I did it. I bought a RisingTech (ToupTek) Sony IMX224-based eyepiece camera. Its a nice little low-noise cam that beats the pants off of the Aptina AR0130 color CMOS chip in my other ToupTek camera, as far as noise is concerned. I got it mainly to do Electronically Assisted Astronomy (EAA) which is sometimes all that is possible in a very light polluted environment.
I love the immediate display of a color image that it gives you. It lets you hop around the sky and see objects like dim galaxies and nebula without having to wait until you process the images to see what you’ve captured. There are various software packages that let you stack images on the fly and you don’t have to save any of the sub-images if you don’t want to. It creates the stack and you save one file in the end, if you like it enough.
I did a little of both keeping images for later and just looking at stuff and not saving the stack when moving on to other objects. It was fun and I actually stayed up all night doing it.
I plan on doing lots more of this EAA form of amateur astronomy in the future and I think the new camera was a good investment ($168.00 shipped from China, total!) It is inexpensive enough that almost any amateur astronomer can now afford one.
I was fooling around with the Toupcam from a red/white LP zone and trying to get Comet 41P to show up. I ended up using SharpCap and doing live stacking with between 10 to 23 x 8 sec exposures for each stack. Then, I combined those stacks in IRIS and aligned them on the comet. It came out to be a total of 18 minutes worth of exposure, albeit in a heavy LP zone. So, I got it to show up, but the color and faint details of the tail and coma got lost in the noise.
It was Friday, March 3, 2017 and the weather was iffy for imaging at my dark sky location. So, I decided to stay in town and try some short-exposure imaging with the Toupcam color planetary/guider cam I have.
I also wanted to try out an adapter I purchased for the Orion Star Shoot so that it can work with the Orion Ultra-Mini, 130mm, F/4.3 guider scope I’ve been using. This worked better with PHD2 than I thought it would. It seemed more accurate than the Toupcam with less dropped frames. In fact, I’ll probably leave this as the permanent guider setup.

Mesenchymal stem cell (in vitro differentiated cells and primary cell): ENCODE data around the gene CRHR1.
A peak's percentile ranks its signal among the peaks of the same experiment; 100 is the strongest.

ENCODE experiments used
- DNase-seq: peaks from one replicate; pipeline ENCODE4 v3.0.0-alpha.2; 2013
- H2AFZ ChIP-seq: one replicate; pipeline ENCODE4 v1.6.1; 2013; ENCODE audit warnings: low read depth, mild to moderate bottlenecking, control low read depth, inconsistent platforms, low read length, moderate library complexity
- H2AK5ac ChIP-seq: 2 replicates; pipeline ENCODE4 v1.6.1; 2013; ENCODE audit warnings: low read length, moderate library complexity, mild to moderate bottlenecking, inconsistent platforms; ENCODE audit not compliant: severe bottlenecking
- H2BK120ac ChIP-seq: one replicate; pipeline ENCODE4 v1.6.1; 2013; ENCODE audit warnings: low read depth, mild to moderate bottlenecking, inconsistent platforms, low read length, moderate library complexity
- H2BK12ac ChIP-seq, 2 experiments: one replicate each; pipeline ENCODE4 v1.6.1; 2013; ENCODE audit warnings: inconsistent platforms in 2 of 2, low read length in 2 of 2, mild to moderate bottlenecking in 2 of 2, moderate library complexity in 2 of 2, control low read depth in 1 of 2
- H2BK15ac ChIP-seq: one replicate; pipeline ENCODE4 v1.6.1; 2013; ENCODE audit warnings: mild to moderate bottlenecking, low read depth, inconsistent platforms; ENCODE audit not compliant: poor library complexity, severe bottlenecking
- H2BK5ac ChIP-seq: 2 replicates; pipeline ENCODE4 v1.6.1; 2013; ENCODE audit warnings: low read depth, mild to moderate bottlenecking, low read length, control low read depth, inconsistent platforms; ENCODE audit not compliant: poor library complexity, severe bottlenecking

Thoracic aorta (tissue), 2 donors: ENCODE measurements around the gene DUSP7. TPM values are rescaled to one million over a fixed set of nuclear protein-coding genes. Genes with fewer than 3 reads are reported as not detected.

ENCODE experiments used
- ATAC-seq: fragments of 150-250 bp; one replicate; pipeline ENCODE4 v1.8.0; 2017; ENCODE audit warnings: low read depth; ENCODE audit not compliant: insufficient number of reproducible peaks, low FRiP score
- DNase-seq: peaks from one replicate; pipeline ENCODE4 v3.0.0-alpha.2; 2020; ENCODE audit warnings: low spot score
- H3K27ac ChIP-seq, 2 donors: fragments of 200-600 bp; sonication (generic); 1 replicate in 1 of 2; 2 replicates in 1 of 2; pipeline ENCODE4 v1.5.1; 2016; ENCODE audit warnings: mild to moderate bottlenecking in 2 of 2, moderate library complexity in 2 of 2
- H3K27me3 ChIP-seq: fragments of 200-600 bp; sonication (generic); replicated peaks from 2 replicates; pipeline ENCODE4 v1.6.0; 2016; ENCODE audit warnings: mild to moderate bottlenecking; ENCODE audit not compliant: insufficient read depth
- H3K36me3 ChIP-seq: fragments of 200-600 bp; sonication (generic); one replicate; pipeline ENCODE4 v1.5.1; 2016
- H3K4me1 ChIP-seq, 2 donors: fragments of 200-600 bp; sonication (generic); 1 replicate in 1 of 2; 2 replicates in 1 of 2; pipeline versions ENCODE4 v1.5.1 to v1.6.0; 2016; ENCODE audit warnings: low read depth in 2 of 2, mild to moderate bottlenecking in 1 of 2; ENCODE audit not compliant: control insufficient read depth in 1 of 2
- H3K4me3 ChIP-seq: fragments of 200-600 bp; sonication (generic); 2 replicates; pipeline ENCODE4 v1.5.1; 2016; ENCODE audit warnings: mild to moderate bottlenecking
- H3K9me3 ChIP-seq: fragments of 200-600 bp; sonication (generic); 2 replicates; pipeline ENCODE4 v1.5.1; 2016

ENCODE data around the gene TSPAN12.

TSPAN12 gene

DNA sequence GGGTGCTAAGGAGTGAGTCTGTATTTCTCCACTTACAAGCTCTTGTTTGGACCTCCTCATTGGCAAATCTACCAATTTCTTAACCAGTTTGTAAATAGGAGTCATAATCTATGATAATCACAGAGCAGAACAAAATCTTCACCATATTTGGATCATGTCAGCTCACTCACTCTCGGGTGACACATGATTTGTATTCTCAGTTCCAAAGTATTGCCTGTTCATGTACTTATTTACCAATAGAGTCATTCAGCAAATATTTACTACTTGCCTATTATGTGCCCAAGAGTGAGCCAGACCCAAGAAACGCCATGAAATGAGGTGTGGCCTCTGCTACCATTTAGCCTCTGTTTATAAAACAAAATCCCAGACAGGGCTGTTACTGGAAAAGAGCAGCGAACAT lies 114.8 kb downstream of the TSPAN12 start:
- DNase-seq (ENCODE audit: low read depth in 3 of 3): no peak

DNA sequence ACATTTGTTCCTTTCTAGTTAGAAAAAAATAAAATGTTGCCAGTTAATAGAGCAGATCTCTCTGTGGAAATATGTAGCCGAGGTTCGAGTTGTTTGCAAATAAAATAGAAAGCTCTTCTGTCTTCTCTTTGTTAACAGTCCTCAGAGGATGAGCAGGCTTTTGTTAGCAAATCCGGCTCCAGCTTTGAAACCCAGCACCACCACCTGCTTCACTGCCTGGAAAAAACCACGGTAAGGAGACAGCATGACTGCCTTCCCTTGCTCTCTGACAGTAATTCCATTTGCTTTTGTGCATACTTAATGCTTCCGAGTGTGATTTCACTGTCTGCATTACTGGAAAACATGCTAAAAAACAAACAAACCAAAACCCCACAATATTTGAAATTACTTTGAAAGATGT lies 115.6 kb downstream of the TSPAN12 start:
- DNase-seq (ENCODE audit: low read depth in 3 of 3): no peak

For the Toupcam, I used a two inch extension on the TV-85 at F/7, but I still had to let the cam and extension hang halfway out the focuser to even reach focus. But, it was stable enough to try some simple targets like the Orion Nebula.
I used a software program called SharpCap for acquisition, dark subtraction and stacking. It worked well enough for M42, but it had trouble with stacking dimmer objects like M46, an open cluster with plenty of stars in it. I used IRIS to stack the individual frames manually for that one.
The last two images were tests of a relatively dim galaxies, like NGC 4565 and M64. I only got 16 frames for NGC 4565, so it is not too special. But, it shows the galaxy well enough to recognize what it is. Like the previous image, it was also stacked manually in IRIS.
For my M64 dim galaxy test, I accumulated 38 frames @ 8 sec each. It was also a test of using a video file format called .SER that was designed for astronomical imaging. It is like a video file. After I downloaded a SER viewer/player, which also let me export the frames out as TIF format, I was able to bring the data into IRIS and stack.
Images of Comets, Nebulae, Galaxies and Star Clusters